This column was written by Michael Crowley.
The Clintons find themselves victimized and under siege. The presidency is being stolen from them. The press is out to get them. They deride elites and champion the masses. They live in a constant state of emergency. But they will endure any humiliation, ride out any crisis, fight on even when fighting seems hopeless.
That might sound like a fair summary of how Bill andhave viewed the past five months. But it also happens to describe what, until now, was the greatest ordeal of the Clintons' almost comically turbulent political careers: impeachment. That baroque saga hardened the Clintonian worldview about politics and helps to explain their approach to this brutal campaign season. The Clintons have been here before, you see. They're being impeached all over again.
Even by the time Monica Lewinsky's name surfaced on the Drudge Report in January 1998, Bill and Hillary Clinton were plenty familiar with drastic reversals of fortune. Bill's future seemed ruined when he lost his bid for a second term as Arkansas governor in 1980; he started campaigning almost immediately and was back in office two years later. His 1992 campaign was defined by his "comeback kid" recovery from philandering and draft-dodging crises. After Republicans romped in the 1994 elections, Washington debated Clinton's very relevance.
For a time, it seemed the Lewinsky scandal might have exhausted their deep reservoir of resilience. After Bill - cornered by DNA on that famous Gap dress - confessed in a televised speech that was long on defiance and short on contrition, some Democrats were squirming.
Congressional Democrats were the superdelegates of 1998 - worried that the Clintons' campaign to save themselves would extend into the fall, threatening their own political existences. Some in the Senate were on the brink of travelling to the White House to advise the president to resign. But congressional Democrats ultimately rallied, and Hillary played a decisive role in that effort. "I'm the field general of this operation," she told Democratic Representative Jim Moran, according to Washington Post reporter Peter Baker's definitive history of impeachment, The Breach. (Hillary had served as a staff lawyer on the House Judiciary Committee during the Watergate proceedings. Her fluency in impeachment law enabled her to make a powerful case about Republican abuses.) So, if Hillary has believed that she can sway superdelegates in the face of conventional wisdom, it's because she has some experience to justify her self-confidence.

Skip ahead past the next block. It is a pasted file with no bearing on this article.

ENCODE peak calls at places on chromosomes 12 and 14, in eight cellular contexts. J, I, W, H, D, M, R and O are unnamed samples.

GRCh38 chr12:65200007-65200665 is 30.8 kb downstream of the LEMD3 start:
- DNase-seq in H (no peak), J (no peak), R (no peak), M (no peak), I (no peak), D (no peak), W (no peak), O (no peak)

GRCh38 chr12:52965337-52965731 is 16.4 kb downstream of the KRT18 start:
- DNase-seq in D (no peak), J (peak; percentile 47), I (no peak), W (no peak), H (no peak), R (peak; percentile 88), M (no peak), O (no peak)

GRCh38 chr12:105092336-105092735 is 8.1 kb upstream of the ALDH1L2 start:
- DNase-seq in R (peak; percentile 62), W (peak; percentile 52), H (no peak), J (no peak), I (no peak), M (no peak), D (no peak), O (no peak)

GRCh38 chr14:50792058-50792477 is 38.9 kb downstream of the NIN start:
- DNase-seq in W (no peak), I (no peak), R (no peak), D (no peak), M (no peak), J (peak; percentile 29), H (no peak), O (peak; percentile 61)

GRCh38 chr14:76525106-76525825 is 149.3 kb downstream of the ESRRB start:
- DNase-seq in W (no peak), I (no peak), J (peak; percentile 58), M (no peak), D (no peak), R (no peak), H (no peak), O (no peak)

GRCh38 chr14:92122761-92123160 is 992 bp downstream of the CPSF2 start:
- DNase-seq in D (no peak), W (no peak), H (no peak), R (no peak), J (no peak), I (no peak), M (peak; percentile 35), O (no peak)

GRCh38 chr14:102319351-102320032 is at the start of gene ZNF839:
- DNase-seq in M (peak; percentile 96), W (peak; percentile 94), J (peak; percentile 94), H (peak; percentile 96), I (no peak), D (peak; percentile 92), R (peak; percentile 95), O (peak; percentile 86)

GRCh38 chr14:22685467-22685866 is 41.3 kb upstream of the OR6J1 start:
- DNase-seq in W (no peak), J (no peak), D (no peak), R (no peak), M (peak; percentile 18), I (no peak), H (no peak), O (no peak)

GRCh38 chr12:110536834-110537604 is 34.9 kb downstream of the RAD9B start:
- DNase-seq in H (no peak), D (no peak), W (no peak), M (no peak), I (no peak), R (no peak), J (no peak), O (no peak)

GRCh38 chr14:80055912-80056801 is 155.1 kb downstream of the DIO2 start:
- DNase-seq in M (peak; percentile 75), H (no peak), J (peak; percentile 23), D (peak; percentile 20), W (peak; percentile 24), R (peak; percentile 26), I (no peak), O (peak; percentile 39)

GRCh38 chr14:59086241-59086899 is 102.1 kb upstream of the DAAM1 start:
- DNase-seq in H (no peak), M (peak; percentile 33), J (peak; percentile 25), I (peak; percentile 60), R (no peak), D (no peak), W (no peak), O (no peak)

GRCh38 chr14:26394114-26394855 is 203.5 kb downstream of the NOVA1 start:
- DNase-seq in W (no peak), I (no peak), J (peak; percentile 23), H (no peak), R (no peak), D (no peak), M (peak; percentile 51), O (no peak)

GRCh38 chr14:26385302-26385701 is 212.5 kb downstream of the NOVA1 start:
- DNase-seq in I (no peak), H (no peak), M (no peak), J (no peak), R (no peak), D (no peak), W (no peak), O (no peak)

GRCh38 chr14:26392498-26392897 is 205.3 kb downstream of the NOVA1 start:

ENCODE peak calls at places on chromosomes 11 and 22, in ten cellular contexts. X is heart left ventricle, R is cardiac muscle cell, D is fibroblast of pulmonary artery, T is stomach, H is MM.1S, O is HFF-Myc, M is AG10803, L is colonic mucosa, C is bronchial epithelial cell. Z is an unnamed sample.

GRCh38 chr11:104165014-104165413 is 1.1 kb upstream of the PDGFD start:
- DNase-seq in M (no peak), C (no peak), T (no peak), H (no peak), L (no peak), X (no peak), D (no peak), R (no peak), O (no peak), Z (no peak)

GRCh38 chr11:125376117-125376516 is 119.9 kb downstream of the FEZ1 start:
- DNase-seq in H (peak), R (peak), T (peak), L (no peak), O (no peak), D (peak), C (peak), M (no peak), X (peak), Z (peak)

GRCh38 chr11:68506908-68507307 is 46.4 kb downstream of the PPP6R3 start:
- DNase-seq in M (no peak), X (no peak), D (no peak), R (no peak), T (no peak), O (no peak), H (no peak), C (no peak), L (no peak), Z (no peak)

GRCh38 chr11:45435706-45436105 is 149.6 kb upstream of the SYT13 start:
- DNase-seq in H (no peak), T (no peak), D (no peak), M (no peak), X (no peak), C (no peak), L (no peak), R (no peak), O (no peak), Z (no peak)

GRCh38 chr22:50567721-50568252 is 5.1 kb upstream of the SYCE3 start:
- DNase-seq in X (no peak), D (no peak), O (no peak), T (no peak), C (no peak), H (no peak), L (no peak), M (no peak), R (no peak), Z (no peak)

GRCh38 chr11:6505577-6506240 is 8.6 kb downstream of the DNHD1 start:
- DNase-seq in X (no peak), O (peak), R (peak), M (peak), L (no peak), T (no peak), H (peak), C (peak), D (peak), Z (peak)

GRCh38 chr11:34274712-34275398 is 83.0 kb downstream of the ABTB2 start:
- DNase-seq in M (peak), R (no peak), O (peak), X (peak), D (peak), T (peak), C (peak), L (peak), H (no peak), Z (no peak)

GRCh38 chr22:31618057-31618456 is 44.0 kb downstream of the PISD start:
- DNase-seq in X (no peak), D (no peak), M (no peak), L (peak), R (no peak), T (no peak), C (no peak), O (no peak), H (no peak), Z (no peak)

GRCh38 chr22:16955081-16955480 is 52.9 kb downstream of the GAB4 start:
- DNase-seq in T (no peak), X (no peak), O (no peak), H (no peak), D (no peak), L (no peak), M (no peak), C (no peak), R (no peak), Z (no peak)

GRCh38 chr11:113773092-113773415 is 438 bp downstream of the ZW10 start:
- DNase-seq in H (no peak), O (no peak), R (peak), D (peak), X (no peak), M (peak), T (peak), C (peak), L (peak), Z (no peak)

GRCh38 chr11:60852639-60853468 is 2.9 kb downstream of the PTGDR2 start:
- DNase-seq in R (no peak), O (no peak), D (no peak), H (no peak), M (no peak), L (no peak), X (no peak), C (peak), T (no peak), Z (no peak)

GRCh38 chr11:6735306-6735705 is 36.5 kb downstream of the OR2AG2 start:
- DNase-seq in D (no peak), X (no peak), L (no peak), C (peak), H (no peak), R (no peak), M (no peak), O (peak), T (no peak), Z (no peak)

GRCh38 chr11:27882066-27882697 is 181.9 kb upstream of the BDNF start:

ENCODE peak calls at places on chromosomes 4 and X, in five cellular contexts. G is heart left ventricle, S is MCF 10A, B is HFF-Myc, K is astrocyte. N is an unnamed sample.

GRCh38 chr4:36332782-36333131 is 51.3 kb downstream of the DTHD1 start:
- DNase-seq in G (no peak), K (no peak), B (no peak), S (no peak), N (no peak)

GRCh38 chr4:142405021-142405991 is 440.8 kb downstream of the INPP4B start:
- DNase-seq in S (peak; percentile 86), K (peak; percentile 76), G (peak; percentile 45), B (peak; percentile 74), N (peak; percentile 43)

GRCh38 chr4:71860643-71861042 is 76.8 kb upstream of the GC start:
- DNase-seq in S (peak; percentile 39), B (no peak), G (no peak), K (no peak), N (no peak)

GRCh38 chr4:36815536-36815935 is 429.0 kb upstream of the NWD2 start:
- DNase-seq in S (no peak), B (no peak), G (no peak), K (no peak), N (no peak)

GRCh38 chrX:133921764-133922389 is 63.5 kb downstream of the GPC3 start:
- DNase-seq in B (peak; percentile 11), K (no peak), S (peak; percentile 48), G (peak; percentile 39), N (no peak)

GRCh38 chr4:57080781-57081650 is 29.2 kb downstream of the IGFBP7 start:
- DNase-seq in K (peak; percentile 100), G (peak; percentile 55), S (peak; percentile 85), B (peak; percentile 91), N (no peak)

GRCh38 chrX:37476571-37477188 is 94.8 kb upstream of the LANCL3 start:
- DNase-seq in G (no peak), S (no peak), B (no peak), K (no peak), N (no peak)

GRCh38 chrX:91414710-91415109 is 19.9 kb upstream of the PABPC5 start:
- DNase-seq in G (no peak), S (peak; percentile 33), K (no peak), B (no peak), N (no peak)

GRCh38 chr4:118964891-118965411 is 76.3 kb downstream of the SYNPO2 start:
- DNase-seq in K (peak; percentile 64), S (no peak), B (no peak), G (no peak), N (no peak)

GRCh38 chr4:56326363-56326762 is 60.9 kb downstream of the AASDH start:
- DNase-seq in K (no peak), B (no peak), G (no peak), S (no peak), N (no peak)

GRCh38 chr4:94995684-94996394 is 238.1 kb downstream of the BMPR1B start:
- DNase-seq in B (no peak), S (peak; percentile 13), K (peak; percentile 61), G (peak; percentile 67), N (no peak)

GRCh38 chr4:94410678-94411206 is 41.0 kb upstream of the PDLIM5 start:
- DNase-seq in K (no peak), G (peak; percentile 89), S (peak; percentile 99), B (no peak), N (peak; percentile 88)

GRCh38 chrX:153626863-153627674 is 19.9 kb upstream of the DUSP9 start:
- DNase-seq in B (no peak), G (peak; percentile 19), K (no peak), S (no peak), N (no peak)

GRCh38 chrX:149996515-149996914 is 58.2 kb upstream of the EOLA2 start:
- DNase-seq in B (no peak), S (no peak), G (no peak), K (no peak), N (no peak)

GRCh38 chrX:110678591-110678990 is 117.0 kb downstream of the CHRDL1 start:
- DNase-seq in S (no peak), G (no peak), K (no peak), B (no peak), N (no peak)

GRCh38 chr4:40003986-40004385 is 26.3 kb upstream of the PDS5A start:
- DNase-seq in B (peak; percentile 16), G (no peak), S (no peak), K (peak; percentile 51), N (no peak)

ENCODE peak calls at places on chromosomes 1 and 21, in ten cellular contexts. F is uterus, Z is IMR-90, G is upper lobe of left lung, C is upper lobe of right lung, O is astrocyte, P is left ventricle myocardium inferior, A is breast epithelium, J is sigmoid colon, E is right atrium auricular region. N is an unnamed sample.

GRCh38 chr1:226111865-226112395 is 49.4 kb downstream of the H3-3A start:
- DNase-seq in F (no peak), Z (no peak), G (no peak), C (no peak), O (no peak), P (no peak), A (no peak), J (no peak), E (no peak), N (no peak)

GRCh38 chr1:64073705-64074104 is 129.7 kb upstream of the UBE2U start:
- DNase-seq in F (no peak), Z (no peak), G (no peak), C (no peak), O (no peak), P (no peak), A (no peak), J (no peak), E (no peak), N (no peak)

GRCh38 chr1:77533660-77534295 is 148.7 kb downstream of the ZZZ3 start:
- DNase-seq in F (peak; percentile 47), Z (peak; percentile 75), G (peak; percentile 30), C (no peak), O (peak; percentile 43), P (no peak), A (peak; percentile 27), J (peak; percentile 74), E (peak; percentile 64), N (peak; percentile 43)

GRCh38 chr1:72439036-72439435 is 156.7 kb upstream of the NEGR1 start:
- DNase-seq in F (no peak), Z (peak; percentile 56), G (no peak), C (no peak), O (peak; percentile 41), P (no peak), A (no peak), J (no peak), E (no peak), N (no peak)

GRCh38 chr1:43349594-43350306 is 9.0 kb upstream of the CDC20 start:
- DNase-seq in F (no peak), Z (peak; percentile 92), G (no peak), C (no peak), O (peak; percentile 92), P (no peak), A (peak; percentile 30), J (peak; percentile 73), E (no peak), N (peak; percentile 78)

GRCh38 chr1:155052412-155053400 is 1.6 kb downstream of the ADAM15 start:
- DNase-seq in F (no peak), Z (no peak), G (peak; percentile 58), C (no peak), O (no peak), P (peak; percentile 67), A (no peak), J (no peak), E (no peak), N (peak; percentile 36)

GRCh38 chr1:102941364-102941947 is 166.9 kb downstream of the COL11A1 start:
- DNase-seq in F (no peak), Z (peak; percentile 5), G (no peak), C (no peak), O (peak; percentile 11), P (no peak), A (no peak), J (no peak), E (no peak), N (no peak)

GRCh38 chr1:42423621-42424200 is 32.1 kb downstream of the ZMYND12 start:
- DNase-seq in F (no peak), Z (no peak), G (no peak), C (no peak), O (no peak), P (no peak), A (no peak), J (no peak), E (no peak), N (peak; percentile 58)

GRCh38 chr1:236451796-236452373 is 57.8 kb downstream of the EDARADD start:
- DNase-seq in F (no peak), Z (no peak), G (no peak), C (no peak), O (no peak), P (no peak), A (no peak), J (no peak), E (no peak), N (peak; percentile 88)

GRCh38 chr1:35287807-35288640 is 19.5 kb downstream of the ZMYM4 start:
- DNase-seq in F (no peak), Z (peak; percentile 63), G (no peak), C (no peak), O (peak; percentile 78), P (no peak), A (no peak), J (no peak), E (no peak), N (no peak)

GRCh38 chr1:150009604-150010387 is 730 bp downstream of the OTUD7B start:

Surviving impeachment didn't just require savvy tactics; it required defiance. The press predicted that MonicaGate would drive the Clintons from the White House. And, just as some liberal commentators argue that Hillary should end her candidacy for the good of the party and her own reputation, in 1998 many media outlets made similar arguments about her husband. The Philadelphia Inquirer, which had twice endorsed Bill, editorialized that resigning would be "the honorable thing." And it wasn't just ink-stained wretches. For a time, it seemed the entire Washington elite wanted the Clintons banished. A day before the 1998 election, Georgetown über-hostess Sally Quinn wrote in The Washington Post that "the Washington establishment is outraged by the president's behavior" and suggested that he resign to spare her town further humiliation. Never mind that poll after poll showed Americans were quite content with Clinton.
To survive this assault, the Clintons built up a counter-narrative of the way Washington works. They believed that the city's snooty press and opinion elites viewed them as provincial hicks, too déclassé to win admission to their cozy Georgetown clique. And this was an early seed of a deeper critique that the Clintons came to adopt: that the press is composed of elites who are out of touch with average America. After Sally Quinn's infamous article ran, Paul Begala went to the Oval Office, waving it in his hand and declaring, "This is perfect." Bill kept it on his desk for weeks as a reminder of the disconnect between elite opinion and the public. That disconnect became a favorite theme of Clinton pollster Mark Penn, who explained to one interviewer last year that "[media] elites are increasingly separated from the kind of struggles that working- and middle-class voters are feeling." And it burst to the surface in South Carolina earlier this year, when Bill Clinton berated a CNN reporter who had asked him a question about campaign tactics after a town hall meeting. "Shame on you," he said, noting that "not one single, solitary soul" at the event had such a question. "This is what you live for," Clinton added scornfully.
And this critique of the establishment has led the Clintons to awkwardly embrace a kind of populism. Despite their Yale Law pedigrees and presence at Davos and mansion in Kalorama, they find themselves touting the wisdom of the masses. "The American people ... are tired of seeing Washington focused on politics and personalities," Clinton said in November 1998. "They want the people and their issues and their future taken care of, and that's what we're here to do." Clinton campaign spokesman Howard Wolfson was channeling a similar anti-insider sentiment when he said in early May: "Many pundits have counted Senator Clinton out many times during this contest. ... Thankfully for us, the punditocracy does not control this process; voters do."